"I wouldn't be doing this for just anyone. Doesn't that say enough?" The cloth dove underwater and chafed her buttocks.

She relaxed and tilted against him. "Yeah, it does."

"But you're not convinced? Hold out your arms."

He sluiced her exquisite appendages. "No, no, I am. It's just the by-product of being alone, Jack. I've gotten too used to it." Her cadence was not despondent.

"So have I, but I don't let it hold me back on occasion."

"If you got something to say, say it," the firebrand growled.

"I think you're resisting because the first time you're in a more helpless position and that you're replying on someone else for once and willing to give themselves for you. Your feelings of the unknown are making you uncomfortable," he observed.

"You've been talking to Skoda?"

"I've been around, Abbie. I somewhat know how the world works."

"It's partially that, okay, it's mostly that." She corrected herself. "I'm just afraid of being dependant because I am enjoying this, like we did with the shower yesterday. Sometimes, I wondered if I could enjoy anything unless it has something to do with the job. I see that's not true anymore."

"You and me, both. I think it's the by-product of being a workaholic, too. You eat, breathe, and sleep the job. Doesn't always leave you much, like with women, or dare I say, love." He reached for the front of her neck.

"Is that from personal experience?"

"Some. I just never reached the sponge bath level before. You want me to do your front?"

Abbie expanded out her chest. "Go ahead."

"Yet, you still feel tense, is there something else?" He aimed for her collarbones.

"A little to do with what we were talking about."

"'If you got something to say, say it.'"

"Well, it doesn't exactly make me beam with pride that we have to sneak around. I know we have to for the job, but there are times where I'd like to assert my claim over those young twits fawning over you."

Jack hesitated. "I didn't know you felt that way."

"I've been feeling it for a while. I guess being sick gave me time to think. I'm not saying I'm over my head, but…"

"But everything feels like it's crashing around you. Look, Abbie, if you're secretly laboring over some illusions, you should say them. To be honest, I want to tell the world I'm in...love with you, but not yet. Not in this job, not when people's lives could be in the balance. Be easier if we were accountants."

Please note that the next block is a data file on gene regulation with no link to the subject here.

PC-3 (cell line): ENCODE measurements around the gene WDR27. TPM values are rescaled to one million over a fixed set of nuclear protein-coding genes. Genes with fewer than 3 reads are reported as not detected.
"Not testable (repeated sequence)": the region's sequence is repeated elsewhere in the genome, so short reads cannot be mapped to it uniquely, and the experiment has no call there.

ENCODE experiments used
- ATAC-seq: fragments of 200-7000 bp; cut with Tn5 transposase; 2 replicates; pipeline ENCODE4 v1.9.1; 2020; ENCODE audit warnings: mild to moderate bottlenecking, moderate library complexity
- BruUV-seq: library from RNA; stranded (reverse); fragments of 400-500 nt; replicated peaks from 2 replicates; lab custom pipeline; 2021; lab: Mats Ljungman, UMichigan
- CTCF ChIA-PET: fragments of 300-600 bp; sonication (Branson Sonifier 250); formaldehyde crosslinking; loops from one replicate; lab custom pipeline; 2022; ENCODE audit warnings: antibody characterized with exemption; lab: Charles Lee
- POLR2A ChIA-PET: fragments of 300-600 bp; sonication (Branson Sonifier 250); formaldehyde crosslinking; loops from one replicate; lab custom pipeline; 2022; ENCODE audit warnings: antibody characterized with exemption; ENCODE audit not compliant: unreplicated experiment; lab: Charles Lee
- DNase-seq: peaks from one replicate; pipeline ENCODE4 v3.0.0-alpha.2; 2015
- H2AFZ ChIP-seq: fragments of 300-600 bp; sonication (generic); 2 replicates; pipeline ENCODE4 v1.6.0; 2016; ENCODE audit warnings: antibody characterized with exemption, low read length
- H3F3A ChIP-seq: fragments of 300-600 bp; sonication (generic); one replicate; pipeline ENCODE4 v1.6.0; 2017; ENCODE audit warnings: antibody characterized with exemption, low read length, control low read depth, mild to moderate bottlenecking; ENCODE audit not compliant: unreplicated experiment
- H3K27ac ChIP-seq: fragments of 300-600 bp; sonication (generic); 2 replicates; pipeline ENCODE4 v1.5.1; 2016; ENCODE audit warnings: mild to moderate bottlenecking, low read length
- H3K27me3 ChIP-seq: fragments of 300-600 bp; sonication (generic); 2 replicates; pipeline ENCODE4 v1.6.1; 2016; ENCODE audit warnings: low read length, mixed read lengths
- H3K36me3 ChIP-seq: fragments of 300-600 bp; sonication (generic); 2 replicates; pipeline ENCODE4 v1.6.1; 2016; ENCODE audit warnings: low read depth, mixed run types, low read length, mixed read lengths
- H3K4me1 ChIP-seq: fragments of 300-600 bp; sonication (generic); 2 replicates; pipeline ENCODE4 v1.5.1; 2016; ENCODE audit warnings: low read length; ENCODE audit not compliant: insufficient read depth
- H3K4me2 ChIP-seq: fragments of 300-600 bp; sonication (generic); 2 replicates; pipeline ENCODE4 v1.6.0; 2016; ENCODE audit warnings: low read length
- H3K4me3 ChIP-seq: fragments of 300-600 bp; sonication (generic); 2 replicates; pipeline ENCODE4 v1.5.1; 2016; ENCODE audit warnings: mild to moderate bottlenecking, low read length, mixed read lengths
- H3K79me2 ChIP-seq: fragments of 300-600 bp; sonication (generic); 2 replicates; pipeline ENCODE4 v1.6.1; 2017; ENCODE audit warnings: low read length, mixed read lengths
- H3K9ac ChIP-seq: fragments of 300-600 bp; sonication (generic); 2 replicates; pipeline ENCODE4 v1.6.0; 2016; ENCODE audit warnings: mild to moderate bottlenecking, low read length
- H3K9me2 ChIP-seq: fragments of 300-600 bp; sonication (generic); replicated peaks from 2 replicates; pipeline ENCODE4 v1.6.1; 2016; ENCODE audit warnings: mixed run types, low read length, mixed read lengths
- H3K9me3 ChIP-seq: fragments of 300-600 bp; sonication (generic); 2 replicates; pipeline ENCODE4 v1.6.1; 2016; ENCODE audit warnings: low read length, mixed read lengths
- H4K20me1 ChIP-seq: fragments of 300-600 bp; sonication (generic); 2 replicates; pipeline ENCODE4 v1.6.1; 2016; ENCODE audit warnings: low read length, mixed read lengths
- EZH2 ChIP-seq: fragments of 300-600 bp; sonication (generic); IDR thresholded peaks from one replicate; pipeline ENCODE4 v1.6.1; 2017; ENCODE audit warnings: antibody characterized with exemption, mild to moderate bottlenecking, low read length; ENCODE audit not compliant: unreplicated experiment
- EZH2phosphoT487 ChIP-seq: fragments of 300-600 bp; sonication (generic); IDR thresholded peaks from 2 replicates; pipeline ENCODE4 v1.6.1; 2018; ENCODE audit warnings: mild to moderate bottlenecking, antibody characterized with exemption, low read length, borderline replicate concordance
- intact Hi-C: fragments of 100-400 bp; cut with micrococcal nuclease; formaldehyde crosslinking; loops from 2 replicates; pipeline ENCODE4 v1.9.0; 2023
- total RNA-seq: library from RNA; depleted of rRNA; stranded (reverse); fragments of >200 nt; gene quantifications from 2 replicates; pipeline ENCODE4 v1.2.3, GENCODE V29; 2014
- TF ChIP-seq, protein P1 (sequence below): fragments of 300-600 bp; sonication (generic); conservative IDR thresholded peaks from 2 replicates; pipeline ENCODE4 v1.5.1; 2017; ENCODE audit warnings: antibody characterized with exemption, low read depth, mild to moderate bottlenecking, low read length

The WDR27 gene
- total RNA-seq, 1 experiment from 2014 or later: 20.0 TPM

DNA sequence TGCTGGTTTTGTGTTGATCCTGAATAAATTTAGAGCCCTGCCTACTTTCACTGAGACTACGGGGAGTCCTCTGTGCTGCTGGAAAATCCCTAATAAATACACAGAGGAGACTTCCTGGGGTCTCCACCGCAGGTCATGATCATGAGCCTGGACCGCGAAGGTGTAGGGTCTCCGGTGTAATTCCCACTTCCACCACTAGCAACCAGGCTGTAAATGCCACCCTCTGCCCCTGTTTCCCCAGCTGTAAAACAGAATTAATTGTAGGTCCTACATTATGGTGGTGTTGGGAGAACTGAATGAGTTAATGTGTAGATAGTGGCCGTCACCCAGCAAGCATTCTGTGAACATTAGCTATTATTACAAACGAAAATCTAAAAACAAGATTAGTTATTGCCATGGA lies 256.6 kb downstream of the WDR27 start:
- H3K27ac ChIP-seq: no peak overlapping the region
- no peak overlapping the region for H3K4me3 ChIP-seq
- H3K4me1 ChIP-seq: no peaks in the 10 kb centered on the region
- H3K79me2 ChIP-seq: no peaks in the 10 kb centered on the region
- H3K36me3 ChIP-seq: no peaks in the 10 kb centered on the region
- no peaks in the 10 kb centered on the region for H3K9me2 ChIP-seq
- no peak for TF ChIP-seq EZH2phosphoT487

"It would be," she snickered. "Why did you pause when you said 'love'?"

"Because it finally hit me — I'm in love. I've never done this except with my daughter when she was so young."

"Not even with Claire or your first ex-wife? I'm sure they had to call in sick at some point."

"Not really," the senior stated soberly.

"I just didn't want to be another notch on your bed. I knew better, yet…"

"I think your flu has reminded you of your humanity and fragility. You're as much of a human as everyone else, Abbie — accept it," he resolutely informed.

"I don't have a choice, do I? And don't you sound so certain."

"I went through the same thing when I had the flu a long time ago. You use the job to run away from yourself and you see what you get."

"Weren't you sick with the flu a few months after we met?" she leered.

"Where do you think I got the epiphany? And I had no one to help me, either."

"I almost feel guilty and I'm starting to feel like a prune." The woman wielded her wrinkled hands.

"Then I should quickly finish. If you want, I could tell someone — Danielle. At least, it won't be a complete secret, then." Jack carried on with her upper body, delicately rinsing her cleavage.

She froze, exploiting his ministrations for camouflage. "Uh…wouldn't she be the type to run to the Ethics Committee over this?"

"Danielle is many things, but when it comes to this, she won't blab. I think she loves me too much."

"She's not the only one, apparently." She shuddered by his swabbing.

"Do you want me to do your hair again after this?"

"Yes, please."

He concluded with her torso. "So, what was it that you mumbled before?"

"I mumbled, 'What did I do to deserve you?'" Abbie shifted her face away from him.

"A question I've often asked myself. Ask me that tomorrow night after I play nurse."

She perked up and arose from the soak. "I got a better idea. I think I'm well enough to attempt what I couldn't yesterday in the shower. And it's been a while, anyway." She then hacked up a lung, despite her effort to be desirous.

"Oh, Counselor, your honeyed words inspire me."

"I don't want my Counselor, I want my nurse."

For once, the prosecutor surrendered to what the man within had sought.